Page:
Since I grew up on a farm we would only get two or three trick or treaters on Halloween, aka my cousins. I never got to experience the thrill of hearing the door bell ring, running over to the door unaware of what kind of costume was waiting for me, and handing out handfuls of candy.
Yesterday we participated in the 13th Annual P.A.W.S. Walk. P.A.W.S (Providing Animals with Shelter) is a local shelter where their mission is to provide lost or surrendered animals with temporary shelter until adoptive families can be found. The walk was a trick or treat walk through the downtown area with stops at participating businesses along the way. Since it was a Halloween theme walk, customs were encouraged.
|(Taking a break from the walk to pose with the sign.)
After registering, receiving our trick-or-treat bags, making some minor adjustments to my costume, we were on our way. Our first stop was to my great pal Laura Penning Photography, where she snapped a couple of pictures of me and my mom and we were off again. Next we hit up the McDonald’s table grabbed our free smoothies (well, I didn’t get one the humans did) and we hit the pavement.
|(Outside of the Art Center on our walk through downtown.)|
It was a wonderful day for a stroll through the downtown area. With the wind at our backs (and bottoms) and cars slowing down to check me out, I was loving it. We walked about 2.5 miles, while making 10 stops for some trick or treat fun. I’m sad to say that it is hard to go to the bathroom in a kilt. It may look easy but it is really hard.
|(Me posing in my costume.)|
When we arrived at the beginning the humans dashed over to get their complimentary hot dog while I took a couple pictures with some fans. We then grabbed a bench to rest our feet and paws and waited for the costume contest to begin.
|(I really didn’t want to put my head through this hole, but who can resist a Beggin’ Strip.)|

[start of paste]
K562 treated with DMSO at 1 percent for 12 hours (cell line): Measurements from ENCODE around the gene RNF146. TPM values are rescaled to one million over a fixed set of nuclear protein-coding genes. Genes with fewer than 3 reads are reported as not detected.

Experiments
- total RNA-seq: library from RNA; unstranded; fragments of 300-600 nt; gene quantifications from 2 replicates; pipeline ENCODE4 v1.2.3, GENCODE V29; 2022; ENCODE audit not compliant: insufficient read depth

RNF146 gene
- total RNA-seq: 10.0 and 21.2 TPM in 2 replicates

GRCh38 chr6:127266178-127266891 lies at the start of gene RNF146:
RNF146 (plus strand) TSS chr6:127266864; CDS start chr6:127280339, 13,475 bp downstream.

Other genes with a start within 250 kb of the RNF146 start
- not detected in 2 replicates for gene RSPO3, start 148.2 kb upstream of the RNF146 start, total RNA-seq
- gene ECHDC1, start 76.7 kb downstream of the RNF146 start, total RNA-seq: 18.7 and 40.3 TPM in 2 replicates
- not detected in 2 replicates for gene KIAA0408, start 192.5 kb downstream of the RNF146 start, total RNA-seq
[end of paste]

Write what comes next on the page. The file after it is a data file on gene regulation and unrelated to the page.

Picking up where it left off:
Finally, the time has come to the costume contest. There were a lot of wonderful costumes and ideas. The competition was tough. We saw dogs dressed up as football player, pumpkins, fairies, whoopy cushions, Mario and his friends, of course the traditional witch and much more. We all lined up, once our name was called we walked in front of the all the participants. There were two different categories, one was for the best dog costume and the other was for the best dog and human duel costume. I am happy to announce that I won first place in my Scottish Kilt! What an amazing prize I received, however, I knew that P.A.W.S. could use the gift card to Petco more then I could so I decided to donate it to the great organization.
|(My first place prize: a bed and four toys!)|
After everything today, I got home and find my “Move Your Mutt” inspirational band in the mail. It is a great reminder for my mom to get up and move her mutt! 🙂
It’s important to continue to support local shelters and rescue organizations. Please consider volunteering, donating, or simply spreading the word to others of their missions.
Written by my mom in honor of Belle.
In 1996, my father entered a contest through a farming magazine called “The Great American Farm Dog Contest.” Actually, I should note that my mother ‘encouraged’ him to enter the contest about why he felt he could use a service dog.
Perhaps it would be best to give a little back story to why my father would enter such a contest. In June 1986, my father was involved in a motorcycle/car accident on his way home from work. A car failed to stop at a stop sign and ran directly into my father, who then flew off his motorcycle and into a nearby ditch. The accident left him a paraplegic. Never one to be told he couldn’t do something or be held back from something he loved to do, he continued to farm once he got out of the hospital for the last time in February 1987. Through creating and adding various, and at first quite crude, lifts onto many of the farm machinery and equipment, he was back in the field within a year. Of course there were things he relied on other people to help him with but, for the most part, he adapted to his situation.